The Nation's Tyrannosaurus rex, found in Montana 26 years ago, arrived early Tuesday morning at the Smithsonian's National Museum of Natural History. The public will be able to see scientists scanning and performing an inventory on one of the most complete T. rex fossils ever found. Among their tasks: to determine the proper way to mount the bones for display.
Read more about the T. rex's arrival:
To entice New Yorkers away from mainstream brands, local distillers infuse their spirits with New York ingredients and atmosphere. See how two independent makers, Kings County Distillery and Greenhook Ginsmiths, are bringing the Empire State's character and distilling past into the mix.
A snowy owl that got hit by a bus and burned, possibly by a chimney, in Washington, D.C., has been fitted with new feathers on its damaged wing. The operation, called imping, was performed at the Raptor Center at the University of Minnesota.
Read more about the owl and the operation:
Jimmy Chin, a rock climber turned photographer and filmmaker, uses a camera to take audiences to extraordinary places that would normally be out of reach.
Learn more about Jimmy Chin and his work:
Researchers at the Dunn Ranch in Missouri trimmed bison's beards to clear the view for Crittercam collars, which they hope will offer a bison's-eye view of the American prairie. It's part of a study of bison's feeding habits, which could provide clues about these animals' role in prairie ecosystems.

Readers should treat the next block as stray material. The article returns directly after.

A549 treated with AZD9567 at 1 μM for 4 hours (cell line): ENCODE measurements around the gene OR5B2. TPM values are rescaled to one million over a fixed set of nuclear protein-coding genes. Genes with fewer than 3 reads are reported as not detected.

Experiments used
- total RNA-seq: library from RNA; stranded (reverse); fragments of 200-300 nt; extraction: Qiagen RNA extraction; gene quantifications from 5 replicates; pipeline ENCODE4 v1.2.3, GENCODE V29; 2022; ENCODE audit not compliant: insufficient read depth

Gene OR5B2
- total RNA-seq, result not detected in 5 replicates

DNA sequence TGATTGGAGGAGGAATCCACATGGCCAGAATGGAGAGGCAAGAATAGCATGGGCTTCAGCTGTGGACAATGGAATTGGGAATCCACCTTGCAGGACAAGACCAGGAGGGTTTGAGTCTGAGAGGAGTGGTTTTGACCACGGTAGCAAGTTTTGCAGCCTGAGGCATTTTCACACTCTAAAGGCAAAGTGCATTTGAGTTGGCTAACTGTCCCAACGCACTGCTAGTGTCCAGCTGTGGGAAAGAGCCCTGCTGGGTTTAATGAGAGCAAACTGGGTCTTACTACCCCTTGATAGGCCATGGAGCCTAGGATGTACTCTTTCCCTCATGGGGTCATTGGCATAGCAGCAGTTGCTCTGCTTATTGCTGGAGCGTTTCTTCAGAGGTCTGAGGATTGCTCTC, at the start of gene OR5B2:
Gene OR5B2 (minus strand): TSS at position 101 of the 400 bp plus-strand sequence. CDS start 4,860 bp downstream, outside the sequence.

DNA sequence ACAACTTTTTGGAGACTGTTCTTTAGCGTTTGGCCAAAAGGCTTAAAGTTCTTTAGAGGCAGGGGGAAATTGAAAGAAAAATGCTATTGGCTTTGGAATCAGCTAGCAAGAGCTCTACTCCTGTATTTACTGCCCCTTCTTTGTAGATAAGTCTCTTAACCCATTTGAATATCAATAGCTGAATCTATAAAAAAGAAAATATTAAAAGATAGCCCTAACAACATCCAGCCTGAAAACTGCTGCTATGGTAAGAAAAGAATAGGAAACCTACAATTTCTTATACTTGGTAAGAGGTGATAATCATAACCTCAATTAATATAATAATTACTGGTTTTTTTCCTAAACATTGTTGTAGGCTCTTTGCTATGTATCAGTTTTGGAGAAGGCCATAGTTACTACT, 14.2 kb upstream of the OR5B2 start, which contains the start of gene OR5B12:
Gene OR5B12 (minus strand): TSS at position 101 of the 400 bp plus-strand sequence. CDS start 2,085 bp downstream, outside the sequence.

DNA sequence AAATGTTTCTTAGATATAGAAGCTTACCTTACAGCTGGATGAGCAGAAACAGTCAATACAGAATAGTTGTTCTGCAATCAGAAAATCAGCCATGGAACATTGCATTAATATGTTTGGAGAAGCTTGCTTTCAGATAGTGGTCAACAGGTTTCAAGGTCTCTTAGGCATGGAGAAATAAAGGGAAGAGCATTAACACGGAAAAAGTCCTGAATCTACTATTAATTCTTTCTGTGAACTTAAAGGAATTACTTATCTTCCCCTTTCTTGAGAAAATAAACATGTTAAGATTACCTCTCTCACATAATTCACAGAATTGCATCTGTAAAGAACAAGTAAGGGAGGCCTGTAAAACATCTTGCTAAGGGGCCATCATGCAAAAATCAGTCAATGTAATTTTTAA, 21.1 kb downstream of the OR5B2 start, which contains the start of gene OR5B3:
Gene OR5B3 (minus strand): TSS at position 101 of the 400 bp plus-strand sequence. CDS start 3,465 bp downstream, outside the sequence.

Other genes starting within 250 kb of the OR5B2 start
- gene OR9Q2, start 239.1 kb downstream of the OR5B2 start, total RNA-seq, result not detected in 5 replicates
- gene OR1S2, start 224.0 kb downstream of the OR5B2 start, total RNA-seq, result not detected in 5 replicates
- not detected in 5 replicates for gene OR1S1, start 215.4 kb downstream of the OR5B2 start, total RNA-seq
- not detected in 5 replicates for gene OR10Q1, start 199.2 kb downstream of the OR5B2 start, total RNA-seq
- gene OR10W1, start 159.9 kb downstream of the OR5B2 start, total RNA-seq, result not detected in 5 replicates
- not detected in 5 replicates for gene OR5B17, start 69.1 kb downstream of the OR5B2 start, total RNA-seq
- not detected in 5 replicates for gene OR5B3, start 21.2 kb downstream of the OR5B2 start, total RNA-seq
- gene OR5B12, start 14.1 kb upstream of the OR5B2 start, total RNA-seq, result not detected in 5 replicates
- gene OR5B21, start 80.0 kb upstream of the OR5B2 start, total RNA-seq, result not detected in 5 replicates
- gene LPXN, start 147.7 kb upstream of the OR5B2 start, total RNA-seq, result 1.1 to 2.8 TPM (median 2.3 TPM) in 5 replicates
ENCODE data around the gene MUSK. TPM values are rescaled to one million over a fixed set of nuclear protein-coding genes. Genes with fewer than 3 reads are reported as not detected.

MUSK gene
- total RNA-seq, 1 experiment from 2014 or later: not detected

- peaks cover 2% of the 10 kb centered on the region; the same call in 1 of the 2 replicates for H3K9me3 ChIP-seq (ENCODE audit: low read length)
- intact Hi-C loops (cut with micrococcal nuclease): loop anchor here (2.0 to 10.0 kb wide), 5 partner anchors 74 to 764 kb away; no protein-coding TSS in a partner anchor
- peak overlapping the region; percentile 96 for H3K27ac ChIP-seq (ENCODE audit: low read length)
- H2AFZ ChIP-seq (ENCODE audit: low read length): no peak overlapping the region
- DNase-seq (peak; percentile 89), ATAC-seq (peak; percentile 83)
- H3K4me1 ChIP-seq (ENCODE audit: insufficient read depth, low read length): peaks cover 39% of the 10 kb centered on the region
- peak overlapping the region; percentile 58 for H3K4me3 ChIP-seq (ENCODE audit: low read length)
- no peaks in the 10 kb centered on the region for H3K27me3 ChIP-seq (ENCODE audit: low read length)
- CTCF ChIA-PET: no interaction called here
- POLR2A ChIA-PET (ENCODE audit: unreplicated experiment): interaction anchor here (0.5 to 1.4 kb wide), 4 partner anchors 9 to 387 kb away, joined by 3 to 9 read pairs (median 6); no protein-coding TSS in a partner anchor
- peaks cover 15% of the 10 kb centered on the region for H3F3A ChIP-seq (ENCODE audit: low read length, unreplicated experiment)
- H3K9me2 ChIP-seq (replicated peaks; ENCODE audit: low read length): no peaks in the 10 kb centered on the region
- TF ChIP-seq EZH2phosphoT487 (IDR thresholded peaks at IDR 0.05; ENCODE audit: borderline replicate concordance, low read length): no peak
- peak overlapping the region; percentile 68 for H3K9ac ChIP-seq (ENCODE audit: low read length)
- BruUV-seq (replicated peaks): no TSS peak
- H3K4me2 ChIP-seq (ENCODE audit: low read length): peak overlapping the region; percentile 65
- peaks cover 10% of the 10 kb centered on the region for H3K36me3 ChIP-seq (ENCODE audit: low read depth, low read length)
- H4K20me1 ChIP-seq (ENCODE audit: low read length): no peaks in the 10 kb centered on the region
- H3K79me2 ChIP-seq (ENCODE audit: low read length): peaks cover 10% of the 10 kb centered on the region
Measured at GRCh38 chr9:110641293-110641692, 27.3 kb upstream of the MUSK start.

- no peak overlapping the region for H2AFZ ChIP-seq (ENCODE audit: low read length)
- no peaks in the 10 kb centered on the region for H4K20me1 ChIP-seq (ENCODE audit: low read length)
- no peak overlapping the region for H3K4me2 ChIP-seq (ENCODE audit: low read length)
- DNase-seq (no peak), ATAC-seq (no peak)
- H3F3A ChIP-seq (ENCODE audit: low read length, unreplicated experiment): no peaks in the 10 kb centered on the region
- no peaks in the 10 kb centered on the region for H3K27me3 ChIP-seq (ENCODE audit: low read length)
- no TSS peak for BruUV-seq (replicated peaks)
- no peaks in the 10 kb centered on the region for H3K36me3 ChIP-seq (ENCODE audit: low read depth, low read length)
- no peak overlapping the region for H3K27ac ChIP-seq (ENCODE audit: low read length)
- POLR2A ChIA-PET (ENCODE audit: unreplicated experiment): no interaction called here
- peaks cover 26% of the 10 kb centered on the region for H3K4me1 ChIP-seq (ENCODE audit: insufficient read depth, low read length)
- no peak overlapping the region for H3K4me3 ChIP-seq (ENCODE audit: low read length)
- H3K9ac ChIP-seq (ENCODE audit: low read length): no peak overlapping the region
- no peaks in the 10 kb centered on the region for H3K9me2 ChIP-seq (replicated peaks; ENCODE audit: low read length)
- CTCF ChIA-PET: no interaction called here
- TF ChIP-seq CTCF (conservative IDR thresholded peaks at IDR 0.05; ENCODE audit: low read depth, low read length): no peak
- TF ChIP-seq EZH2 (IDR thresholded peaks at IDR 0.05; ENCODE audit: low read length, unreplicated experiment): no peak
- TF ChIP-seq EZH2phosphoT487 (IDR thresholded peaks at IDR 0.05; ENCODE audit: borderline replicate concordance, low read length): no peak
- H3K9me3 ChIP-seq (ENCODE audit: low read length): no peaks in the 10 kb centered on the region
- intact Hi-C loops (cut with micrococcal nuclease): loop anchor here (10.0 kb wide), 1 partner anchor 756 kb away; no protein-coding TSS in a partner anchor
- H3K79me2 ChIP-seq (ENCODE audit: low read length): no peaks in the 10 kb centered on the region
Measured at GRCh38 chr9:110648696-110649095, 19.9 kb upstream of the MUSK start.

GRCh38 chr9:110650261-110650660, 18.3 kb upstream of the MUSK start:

BioBlitz Finds 2,300+ Species in Golden Gate Parks
Rain doesn't stop the BioBlitz. Citizen scientists scoured the waters and grounds of Golden Gates National Parks, from Muir Woods to the Presidio, for all the plant, animal, and insect species they could find in a 24-hour period. They found 2,304 species, surpassing the record. More than 80 species were new to the parks' species list. And at least 15 species were identified as threatened.
In the eastern Democratic Republic of Congo, Hakiza Ndaba, a 58-year-old tailor, lives a life of displacement, continuously running with his family from a war that has surrounded them for decades. The feature-length documentary film "This Is Congo" follows him through two different displacement camps over the course of two years, witnessing the horrific conditions that victims of war confront on a daily basis. This is an excerpt from the film, currently in production.
"This Is Congo" takes an unfiltered look at one of the world's longest ongoing wars. The film documents the most recent cycle of conflict with the Rwandan- and Ugandan-backed M23 rebels, who have threatened peace and stability in and around Goma for the past two years.
Read an in-depth special report about the war in the Democratic Republic of Congo:
The man who showed the world melting Arctic ice in the Oscar-nominated documentary "Chasing Ice" moves his time-lapse photo project toward the South Pole. James Balog, aboard the Lindblad Expeditions ship National Geographic Explorer, sailed to Antarctica to strategically place cameras to document receding ice.
Read more about the expedition and Balog's project: